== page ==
This “step-over” involves taking risks and making discoveries. It means taking a leap into the unknown. When I first learnt the form, each week I was given a new posture to practice. I found that I could gradually let myself be more daring – forgetting the external projection of how it looked. As I learned to tune into my inner feelings and body sensations, I started to find a new relationship with playing the form. It happened quite simply – by relaxing my muscles and opening and stretching the joints, my breathing changed naturally, and I discovered that I had a greater sense of being alive, being present and in the moment. That is when I understood the phrase in the Tao Te Ching:

“In the silence of the void,
Standing all alone and unchanging,
Ever present and in Motion,
Perhaps it is a Mother of ten thousand things,
I do not know its name.
Call it Tao.
For the lack of a better name, I call it great.”

When you watch Taiji, the graceful movements seem to draw you into a very calm and peaceful space that the Taiji player has projected. If you have already started learning Taiji, then you will agree that all your worries and preoccupations gradually dwindle away whilst you move through the postures. Often, at the end of a session, the intensity of your worries and concerns with the outside world has softened, or you find that you have a new solution to the old problem that was on your mind. This is why Taiji is often known as “meditation in movement”.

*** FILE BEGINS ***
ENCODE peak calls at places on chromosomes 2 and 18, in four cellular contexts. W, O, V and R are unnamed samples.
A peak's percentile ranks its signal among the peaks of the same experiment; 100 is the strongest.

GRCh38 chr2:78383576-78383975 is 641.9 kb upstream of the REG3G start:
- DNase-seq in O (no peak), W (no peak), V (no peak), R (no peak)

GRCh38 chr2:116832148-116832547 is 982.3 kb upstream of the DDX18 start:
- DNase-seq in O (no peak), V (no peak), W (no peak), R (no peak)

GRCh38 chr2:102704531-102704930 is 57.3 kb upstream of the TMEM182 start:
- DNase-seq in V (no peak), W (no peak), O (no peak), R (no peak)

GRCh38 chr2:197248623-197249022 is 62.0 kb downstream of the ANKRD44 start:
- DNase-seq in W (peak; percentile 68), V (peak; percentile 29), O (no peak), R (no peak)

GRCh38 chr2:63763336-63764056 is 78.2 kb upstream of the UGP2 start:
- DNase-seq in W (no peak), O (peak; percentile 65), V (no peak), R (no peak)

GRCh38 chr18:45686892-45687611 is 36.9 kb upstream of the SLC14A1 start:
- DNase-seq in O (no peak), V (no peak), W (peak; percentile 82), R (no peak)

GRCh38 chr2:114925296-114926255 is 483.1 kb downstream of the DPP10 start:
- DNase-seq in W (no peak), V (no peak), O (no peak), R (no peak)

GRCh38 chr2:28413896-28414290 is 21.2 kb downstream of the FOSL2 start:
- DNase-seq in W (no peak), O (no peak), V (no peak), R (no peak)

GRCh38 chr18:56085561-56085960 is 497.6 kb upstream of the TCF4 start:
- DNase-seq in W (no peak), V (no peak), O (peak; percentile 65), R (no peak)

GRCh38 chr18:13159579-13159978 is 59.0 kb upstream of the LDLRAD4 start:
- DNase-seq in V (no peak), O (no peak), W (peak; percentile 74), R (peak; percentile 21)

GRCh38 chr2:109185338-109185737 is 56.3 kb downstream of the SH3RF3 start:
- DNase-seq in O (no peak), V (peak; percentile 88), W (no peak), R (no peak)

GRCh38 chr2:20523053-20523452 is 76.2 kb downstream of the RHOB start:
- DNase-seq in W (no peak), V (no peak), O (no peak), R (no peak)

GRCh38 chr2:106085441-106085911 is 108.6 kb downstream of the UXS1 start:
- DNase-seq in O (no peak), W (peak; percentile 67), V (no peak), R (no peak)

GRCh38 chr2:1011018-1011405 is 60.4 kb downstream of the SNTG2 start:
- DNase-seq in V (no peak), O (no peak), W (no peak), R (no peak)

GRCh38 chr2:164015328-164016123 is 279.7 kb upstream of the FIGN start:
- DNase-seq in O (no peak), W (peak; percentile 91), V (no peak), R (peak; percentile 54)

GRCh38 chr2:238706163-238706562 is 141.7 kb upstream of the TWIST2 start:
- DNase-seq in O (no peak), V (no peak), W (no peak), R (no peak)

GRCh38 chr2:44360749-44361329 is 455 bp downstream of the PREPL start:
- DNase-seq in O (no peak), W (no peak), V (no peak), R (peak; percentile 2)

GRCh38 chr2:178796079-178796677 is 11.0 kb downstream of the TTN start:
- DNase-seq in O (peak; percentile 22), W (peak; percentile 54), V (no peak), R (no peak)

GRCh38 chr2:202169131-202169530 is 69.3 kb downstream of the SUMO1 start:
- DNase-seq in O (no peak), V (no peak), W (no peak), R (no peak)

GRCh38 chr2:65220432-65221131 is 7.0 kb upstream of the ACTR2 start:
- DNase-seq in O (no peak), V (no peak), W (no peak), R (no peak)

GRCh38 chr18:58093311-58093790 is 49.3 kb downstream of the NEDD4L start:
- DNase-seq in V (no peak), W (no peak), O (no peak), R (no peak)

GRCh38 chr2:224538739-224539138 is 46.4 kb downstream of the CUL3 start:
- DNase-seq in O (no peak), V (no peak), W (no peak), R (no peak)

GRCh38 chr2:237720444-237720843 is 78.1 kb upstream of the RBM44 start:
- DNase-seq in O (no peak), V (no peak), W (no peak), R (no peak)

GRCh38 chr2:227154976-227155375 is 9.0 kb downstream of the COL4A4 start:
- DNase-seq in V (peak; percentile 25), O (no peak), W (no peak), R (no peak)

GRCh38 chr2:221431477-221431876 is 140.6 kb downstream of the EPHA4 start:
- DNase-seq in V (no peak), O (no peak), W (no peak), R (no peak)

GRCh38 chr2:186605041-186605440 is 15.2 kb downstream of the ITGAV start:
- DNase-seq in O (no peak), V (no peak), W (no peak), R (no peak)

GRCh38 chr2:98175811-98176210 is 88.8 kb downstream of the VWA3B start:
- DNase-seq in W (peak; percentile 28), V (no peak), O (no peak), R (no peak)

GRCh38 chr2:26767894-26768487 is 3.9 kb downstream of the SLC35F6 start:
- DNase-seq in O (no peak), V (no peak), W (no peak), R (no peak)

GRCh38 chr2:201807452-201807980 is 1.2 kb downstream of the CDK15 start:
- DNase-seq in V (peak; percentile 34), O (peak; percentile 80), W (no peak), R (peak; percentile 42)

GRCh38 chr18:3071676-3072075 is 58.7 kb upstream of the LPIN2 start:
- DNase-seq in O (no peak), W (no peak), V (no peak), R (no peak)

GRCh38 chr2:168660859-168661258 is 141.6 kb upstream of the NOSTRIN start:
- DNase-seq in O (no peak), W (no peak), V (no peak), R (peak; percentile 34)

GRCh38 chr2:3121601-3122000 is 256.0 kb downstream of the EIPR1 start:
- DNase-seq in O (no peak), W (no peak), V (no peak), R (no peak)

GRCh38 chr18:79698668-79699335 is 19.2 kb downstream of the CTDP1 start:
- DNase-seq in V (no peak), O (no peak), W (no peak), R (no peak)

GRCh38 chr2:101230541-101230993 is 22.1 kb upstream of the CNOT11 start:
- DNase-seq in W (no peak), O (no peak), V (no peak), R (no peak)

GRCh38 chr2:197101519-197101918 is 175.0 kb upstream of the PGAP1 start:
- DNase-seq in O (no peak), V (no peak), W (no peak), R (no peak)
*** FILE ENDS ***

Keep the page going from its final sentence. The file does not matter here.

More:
In Taiji we often use water as an image to work with, allowing the body to be soft and yielding like a stream of water, not holding on or grasping onto any experience.

The I Ching describes this as “the Receptive acts in opening and rests in closure” which, to my understanding, means that if there is too much water there is a flood. In the body this is reflected by meaning that if there is too much relaxation, you fall asleep!

The point to make here is that in softness there is strength. Strength is knowing the collective power, or the gathering of power of knowing when to stop.

“Under Heaven nothing is more soft and yielding than water.
 Yet for attacking the solid and strong, nothing is better.”

Softness and strength ebb and flow like the Yin/Yang symbol of the two fishes – one black with a white dot in its fullest part, and the other white with a black dot. They sit in the exact and opposite place to one another. It is important to acknowledge that the symbol is like a single freeze frame of film – the reality is the whole moving picture. So it is with the Taiji fishes. They are moving externally as can be demonstrated in the changing of the seasons, and internally by the changing and ageing process of our bodies and of our understanding.

Taiji’s strength comes from listening and understanding, of waiting and being alert at the same time.

So what does embracing the Yin actually mean to you? Perhaps reading this article has inspired you to reflect upon it for a while, and to notice if your thoughts are then echoed in your own Taiji practice.


Lao Tsu Tao Te Ching. Translation by Gia-Fu Feng and Jane English. Wildwood House Ltd, London, UK, 1973. ISBN 07048-00078.


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About Firouzeh Tajadod

Firouzeh Tajadod teaches Taiji and conducts workshops throughout the UK. For more information, please contact her on 0171-723 4155.